There has been plenty of talk globally about the need for banks to return to traditional values and operating models to avoid future financial turmoil. Malta is following this path and is reaping the rewards for its conservatism. Writer Michael Imeson.

Despite the worldwide fin­ancial crisis and incipient economic recession, some European countries have escaped the worst effects. Malta is one of them. This Mediterranean island, only 316 square kilometres in size and with a population of 410,000, has suffered no systemic shocks and no banking failures.

One reason is that Malta has stuck to conventional banking. Its banks have benefited from an approach based on old-­fashioned intermediation between retail depositors and borrowers. They have not relied on wholesale funding and they have substantial liquidity, adequate capital and prudent lending policies.

Malta’s economy – although dependent on trade, manufacturing exports, tourism and financial services, all of which are feeling the effects of the global downturn – is resilient. Its economy was still growing in the third quarter of 2008 and was projected to end 2008 with 2.5% annual growth. Although the pace will slow in 2009, it is forecast to achieve more than 1% growth.

Significant progress

Malta has made great progress since the 1990s in establishing itself as a vibrant regional financial centre, especially since joining the EU in 2004. Broadly defined, the finance sector accounts for 12% of the country’s gross domestic product. The ­government’s ambition, articulated in ‘Vision 2015’, is for this figure to rise to 25% by 2015.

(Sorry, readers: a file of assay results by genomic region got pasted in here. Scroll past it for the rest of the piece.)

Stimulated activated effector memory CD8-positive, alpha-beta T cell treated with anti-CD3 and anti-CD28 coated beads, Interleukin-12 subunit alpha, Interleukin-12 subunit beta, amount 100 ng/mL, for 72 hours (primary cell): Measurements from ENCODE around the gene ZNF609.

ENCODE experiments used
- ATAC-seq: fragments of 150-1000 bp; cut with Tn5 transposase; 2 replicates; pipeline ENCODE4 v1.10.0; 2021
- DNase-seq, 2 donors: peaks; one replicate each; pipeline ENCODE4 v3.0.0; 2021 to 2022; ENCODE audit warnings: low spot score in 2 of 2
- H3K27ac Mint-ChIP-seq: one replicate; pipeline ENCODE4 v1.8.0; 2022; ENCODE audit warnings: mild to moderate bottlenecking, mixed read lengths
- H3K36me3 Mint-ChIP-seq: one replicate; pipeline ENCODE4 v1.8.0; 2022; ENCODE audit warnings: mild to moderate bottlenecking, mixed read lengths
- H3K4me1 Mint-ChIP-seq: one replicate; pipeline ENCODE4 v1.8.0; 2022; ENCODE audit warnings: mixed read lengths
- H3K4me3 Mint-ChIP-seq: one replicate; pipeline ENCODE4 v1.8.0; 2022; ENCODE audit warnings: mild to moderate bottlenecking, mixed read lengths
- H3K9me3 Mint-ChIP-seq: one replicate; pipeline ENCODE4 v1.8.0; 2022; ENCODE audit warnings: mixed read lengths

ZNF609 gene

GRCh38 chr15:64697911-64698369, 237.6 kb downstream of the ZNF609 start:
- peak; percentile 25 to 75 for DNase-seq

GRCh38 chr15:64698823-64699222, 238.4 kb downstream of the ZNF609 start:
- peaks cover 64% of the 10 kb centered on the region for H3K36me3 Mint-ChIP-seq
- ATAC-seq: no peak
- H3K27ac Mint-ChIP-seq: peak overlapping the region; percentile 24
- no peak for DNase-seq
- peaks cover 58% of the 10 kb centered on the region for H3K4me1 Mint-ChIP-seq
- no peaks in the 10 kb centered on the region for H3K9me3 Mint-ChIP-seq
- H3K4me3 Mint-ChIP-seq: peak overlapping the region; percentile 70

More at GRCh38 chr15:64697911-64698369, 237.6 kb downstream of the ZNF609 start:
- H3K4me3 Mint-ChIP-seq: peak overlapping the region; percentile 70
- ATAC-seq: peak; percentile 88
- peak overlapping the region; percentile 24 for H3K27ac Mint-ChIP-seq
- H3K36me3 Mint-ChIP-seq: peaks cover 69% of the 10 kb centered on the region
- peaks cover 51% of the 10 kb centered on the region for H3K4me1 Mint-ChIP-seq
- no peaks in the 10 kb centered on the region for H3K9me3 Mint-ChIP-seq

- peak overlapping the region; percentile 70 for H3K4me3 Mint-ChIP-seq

The country provides a tax-efficient and relatively low-cost base for foreign banks, insurance companies, wealth managers, fund managers, fund administrators, international pension scheme providers and other financial firms looking for an EU-­compliant yet flexible domicile. Malta adopted the euro last year, which means that the Maltese economy did not have to be protected against capital flights to safer currencies. Transactions across the euro area take place without any exchange rate risk, although Malta’s open economic policies have, for a long time, allowed companies the choice of running their operations in the predetermined major currency of their choice.

Traditional values

Michael Bonello, governor of the Central Bank of Malta, says that the country’s good fortunes when others are struggling is due partly to its small size and “relative detachment from the mainstream”, but mainly because “our banking system is traditionally conservative, which is what banking is supposed to be about”.